Obama Administration Announces New Food Safety Guidelines

Hot on the heels of a scathing report from the Washington Post last week on the state of organics and the USDA, the Obama Administration announced today a new set of food safety rules in an effort to prevent future illness outbreaks and contamination in the nation’s food system.

The rules, established by a food safety panel chosen by President Obama, outline requirements for coordination and communication between producers, distributors, and the general public. With foodborne illnesses striking nearly 76 milllion U.S. consumers each year, resulting in almost 5,000 deaths, the new regulations are much needed.

“There are few responsibilities more basic or important than the government making sure the families in America eat food that’s safe,” [Vice President] Biden said today. “Part of the reason is that many of the laws and regulations governing food safety in America have not been updated since they were written in the time of Teddy Roosevelt.”

The new set of guidelines include:

  • Better tracing systems to track the origins of a bacterial outbreak. [I’d like to see a Find The Farmer for every food producer!]
  • A new network will be established to help the many agencies that regulate food safety to communicate better.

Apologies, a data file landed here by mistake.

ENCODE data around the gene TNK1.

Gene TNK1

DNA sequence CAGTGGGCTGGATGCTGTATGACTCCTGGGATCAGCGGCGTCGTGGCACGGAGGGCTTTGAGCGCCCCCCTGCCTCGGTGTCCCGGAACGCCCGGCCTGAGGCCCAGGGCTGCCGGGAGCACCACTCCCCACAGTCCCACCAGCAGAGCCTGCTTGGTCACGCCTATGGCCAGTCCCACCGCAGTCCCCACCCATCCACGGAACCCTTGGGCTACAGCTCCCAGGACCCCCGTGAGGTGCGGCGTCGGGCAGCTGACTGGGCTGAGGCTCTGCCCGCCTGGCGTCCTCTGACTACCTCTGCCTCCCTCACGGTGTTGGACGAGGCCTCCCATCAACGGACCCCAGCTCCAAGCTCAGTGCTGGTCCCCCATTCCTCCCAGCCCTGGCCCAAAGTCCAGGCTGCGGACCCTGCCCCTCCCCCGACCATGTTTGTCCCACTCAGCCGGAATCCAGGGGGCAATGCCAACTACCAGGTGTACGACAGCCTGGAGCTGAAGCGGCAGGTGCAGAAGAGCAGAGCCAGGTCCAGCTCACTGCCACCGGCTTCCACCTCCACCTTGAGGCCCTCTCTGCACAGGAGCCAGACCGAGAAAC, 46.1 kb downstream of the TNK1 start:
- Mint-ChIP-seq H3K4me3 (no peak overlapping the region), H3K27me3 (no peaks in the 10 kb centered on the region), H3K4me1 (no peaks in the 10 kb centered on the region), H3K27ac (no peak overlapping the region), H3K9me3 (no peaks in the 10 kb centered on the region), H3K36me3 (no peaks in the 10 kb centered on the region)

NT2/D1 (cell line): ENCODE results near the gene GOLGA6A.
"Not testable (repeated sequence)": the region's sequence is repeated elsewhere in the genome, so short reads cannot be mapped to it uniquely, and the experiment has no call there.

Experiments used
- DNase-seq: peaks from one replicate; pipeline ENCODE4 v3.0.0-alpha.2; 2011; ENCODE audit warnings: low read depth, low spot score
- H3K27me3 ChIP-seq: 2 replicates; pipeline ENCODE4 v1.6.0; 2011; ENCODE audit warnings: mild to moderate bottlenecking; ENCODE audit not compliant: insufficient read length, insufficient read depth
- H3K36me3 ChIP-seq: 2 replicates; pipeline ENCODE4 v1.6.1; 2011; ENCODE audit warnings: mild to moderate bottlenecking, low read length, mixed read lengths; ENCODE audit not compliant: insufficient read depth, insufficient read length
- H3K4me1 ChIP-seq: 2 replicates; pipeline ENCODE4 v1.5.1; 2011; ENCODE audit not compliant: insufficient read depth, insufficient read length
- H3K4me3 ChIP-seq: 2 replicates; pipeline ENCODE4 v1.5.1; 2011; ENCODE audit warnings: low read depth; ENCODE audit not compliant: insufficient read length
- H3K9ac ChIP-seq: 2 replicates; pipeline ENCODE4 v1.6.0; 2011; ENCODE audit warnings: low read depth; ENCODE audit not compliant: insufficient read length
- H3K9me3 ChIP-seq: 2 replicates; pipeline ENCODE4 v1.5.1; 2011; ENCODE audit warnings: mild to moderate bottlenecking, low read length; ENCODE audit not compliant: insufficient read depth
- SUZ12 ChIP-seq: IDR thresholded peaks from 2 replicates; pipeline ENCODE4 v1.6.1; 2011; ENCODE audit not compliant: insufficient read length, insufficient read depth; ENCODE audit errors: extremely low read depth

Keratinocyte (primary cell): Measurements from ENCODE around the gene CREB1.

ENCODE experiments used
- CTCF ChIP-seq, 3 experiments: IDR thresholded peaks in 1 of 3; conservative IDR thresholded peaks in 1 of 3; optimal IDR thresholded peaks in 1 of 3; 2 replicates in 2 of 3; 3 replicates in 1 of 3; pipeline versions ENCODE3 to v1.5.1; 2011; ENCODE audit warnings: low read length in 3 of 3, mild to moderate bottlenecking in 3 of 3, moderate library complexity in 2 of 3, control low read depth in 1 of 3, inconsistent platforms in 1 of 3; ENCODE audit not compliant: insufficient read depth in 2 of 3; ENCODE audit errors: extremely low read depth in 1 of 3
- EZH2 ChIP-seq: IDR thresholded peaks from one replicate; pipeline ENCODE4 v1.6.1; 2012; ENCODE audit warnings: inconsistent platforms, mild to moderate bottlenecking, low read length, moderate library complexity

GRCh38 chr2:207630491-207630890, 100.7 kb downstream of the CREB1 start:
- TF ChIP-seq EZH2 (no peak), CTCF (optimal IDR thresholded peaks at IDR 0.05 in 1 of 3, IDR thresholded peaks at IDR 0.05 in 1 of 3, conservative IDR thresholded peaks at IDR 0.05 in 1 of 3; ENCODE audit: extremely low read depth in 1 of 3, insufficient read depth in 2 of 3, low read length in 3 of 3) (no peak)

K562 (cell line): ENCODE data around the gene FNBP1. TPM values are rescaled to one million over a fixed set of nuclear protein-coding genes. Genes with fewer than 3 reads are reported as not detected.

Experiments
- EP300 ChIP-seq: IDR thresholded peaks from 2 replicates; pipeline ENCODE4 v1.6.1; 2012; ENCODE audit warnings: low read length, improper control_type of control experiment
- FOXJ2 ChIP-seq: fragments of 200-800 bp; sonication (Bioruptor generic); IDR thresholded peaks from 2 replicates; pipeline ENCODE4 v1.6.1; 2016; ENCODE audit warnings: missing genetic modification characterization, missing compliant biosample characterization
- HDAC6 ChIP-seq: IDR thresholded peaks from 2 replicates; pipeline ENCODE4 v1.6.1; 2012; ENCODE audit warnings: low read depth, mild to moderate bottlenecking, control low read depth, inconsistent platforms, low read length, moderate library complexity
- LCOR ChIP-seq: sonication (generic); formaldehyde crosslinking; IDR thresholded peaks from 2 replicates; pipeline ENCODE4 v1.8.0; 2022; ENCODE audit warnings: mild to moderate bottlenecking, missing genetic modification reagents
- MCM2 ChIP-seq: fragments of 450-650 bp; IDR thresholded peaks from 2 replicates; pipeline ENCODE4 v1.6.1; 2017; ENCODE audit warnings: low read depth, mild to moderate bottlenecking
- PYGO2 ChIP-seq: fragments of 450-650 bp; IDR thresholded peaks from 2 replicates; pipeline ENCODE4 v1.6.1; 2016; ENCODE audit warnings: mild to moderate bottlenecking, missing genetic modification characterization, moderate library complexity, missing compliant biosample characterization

• Egg and poultry producers will have to follow new standards designed to reduce salmonella contamination, requiring 90% of egg-producing facilities in America to adhere to the new rules by 2010.
  • The Food Safety Inspection Service, the Agriculture Department agency that inspects meat, will increase sampling of ground beef ingredients in an effort to better find E. coli contamination.
  • The FDA will recommend ways that producers of leafy greens, melons and tomatoes can reduce disease strains, and require stricter standards in those industries within two years.
  • An improved individual alert system to enhance the foodsafety.gov website.
  • The FDA and the Agriculture Department also will create new positions to better oversee food safety. Among them, a Deputy Commissioner for Foods which will oversee the new rules.

After writer Ruth Reichl took to task a few food companies saddling consumers with food safety responsibility, it’s good to see the White House stepping in. Here’s hoping we can see changes in the food system across the board over the next four years.

~Jennifer Heigl

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